Is It Really Cheaper to Start at a Community College? The Consequences of Inefficient Transfer for Community College Students Seeking Bachelor’s Degrees

Belfield, Clive; Fink, John; Jenkins, Paul Davis

For many students who intend to complete a bachelor’s degree, the savings from starting their undergraduate education at a community college is a major factor in their college choice. Yet, given inefficiencies in pathways through college and in the credit transfer process, initially attending a two-year college may be a false economy. In this paper we investigate whether it is more efficient for students to start at a two-year or four-year college if their intent is to complete a bachelor’s degree. We use data from two state systems, including term-by-term course-level information with matching student demographics and degree records on entering cohorts of students at each state’s public two- and four-year institutions. We combine these data with cost and tuition data to estimate the relative efficiency of starting at a two-year versus a four-year college. We find that the optimal choice about where to start varies across a number of dimensions: low rates of credit transfer are important, but the most salient factor is the diversionary effect of two-year colleges on ever transferring to a four-year college. Sensitivity testing and break-even analyses illustrate how findings vary across student pathways.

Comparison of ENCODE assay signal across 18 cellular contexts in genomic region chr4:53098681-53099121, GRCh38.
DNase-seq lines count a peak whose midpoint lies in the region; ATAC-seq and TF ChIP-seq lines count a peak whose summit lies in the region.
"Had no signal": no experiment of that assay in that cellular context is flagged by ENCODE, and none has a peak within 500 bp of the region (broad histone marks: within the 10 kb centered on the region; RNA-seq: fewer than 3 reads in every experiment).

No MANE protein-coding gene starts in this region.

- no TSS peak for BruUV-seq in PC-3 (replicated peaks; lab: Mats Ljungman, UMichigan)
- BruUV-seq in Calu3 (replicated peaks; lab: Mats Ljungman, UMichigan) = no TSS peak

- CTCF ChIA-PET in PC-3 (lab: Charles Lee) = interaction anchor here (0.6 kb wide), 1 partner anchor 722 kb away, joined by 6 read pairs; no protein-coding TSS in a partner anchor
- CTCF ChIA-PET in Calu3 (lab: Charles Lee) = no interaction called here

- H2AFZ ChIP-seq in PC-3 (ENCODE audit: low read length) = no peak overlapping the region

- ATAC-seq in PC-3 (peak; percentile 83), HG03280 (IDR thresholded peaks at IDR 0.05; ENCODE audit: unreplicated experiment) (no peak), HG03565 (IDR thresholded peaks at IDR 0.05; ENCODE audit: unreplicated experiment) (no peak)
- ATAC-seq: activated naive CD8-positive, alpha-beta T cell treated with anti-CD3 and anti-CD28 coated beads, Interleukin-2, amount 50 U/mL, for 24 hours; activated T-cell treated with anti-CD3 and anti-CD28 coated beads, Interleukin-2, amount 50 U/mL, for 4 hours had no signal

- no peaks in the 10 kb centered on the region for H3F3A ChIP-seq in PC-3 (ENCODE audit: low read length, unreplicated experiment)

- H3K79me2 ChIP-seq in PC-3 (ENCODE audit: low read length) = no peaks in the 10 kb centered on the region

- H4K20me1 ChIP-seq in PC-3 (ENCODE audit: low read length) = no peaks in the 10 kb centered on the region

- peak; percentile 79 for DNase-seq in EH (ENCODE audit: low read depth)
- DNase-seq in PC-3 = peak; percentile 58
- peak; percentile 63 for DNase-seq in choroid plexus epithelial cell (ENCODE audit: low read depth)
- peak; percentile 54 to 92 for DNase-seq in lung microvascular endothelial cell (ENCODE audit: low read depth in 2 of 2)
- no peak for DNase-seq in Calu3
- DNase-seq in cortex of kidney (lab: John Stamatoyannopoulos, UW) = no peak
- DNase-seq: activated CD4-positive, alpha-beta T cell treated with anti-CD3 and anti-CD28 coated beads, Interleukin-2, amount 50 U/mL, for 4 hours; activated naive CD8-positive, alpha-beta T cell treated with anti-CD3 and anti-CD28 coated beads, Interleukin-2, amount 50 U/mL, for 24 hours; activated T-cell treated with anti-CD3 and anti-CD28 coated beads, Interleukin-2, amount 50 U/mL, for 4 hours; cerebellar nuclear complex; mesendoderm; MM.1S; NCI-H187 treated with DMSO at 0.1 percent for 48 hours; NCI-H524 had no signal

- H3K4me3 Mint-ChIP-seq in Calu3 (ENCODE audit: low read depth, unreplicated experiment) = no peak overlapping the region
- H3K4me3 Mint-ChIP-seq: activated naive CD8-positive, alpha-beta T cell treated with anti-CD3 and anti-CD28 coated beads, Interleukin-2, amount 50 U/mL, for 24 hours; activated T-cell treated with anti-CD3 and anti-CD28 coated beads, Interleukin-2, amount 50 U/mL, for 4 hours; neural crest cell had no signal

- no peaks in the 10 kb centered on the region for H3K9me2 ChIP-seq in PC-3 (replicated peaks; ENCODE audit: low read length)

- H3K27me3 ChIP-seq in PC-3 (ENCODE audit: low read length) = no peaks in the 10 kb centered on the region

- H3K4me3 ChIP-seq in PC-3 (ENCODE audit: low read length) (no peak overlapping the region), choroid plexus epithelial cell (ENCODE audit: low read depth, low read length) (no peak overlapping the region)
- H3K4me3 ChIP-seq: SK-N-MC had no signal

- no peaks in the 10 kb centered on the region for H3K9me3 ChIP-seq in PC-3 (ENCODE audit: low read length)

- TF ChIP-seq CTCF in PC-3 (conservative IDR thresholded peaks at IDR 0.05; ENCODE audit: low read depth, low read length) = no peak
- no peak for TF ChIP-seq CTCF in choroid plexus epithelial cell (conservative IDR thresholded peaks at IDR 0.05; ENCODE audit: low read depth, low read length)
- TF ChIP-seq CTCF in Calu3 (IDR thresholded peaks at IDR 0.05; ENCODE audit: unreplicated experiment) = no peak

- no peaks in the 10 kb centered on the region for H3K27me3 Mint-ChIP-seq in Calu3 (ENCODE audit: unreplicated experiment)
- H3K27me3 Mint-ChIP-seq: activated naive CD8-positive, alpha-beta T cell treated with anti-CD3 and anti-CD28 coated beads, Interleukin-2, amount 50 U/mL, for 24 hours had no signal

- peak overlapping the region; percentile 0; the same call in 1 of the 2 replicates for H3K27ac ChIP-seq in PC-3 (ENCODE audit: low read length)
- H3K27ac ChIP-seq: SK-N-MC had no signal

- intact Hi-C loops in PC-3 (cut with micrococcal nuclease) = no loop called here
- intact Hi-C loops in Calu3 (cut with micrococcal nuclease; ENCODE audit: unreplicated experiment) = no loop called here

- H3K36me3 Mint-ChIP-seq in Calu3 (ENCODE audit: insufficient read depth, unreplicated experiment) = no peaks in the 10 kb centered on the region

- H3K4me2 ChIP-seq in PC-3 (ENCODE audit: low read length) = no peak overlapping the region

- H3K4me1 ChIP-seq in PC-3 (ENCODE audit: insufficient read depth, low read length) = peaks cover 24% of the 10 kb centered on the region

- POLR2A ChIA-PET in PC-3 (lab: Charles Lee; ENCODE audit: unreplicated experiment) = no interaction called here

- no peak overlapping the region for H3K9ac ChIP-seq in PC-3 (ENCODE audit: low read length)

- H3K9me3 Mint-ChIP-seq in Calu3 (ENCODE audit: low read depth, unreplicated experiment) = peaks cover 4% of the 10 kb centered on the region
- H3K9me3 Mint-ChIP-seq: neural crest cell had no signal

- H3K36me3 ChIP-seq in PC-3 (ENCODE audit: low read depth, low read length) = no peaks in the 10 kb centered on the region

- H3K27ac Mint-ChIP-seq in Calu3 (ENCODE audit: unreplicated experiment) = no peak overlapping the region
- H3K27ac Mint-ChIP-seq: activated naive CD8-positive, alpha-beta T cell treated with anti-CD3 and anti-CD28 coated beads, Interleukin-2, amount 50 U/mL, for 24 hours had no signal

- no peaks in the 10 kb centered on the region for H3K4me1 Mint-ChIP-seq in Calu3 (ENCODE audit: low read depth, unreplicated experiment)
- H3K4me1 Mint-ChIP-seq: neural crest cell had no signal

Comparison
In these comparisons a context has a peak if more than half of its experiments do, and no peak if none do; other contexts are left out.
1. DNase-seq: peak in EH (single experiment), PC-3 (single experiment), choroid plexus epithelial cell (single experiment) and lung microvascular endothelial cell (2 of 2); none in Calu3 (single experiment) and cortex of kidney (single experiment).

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More About This Work

Academic Units
Community College Research Center
Community College Research Center, Teachers College, Columbia University
CCRC Working Papers, 94
Published Here
June 22, 2017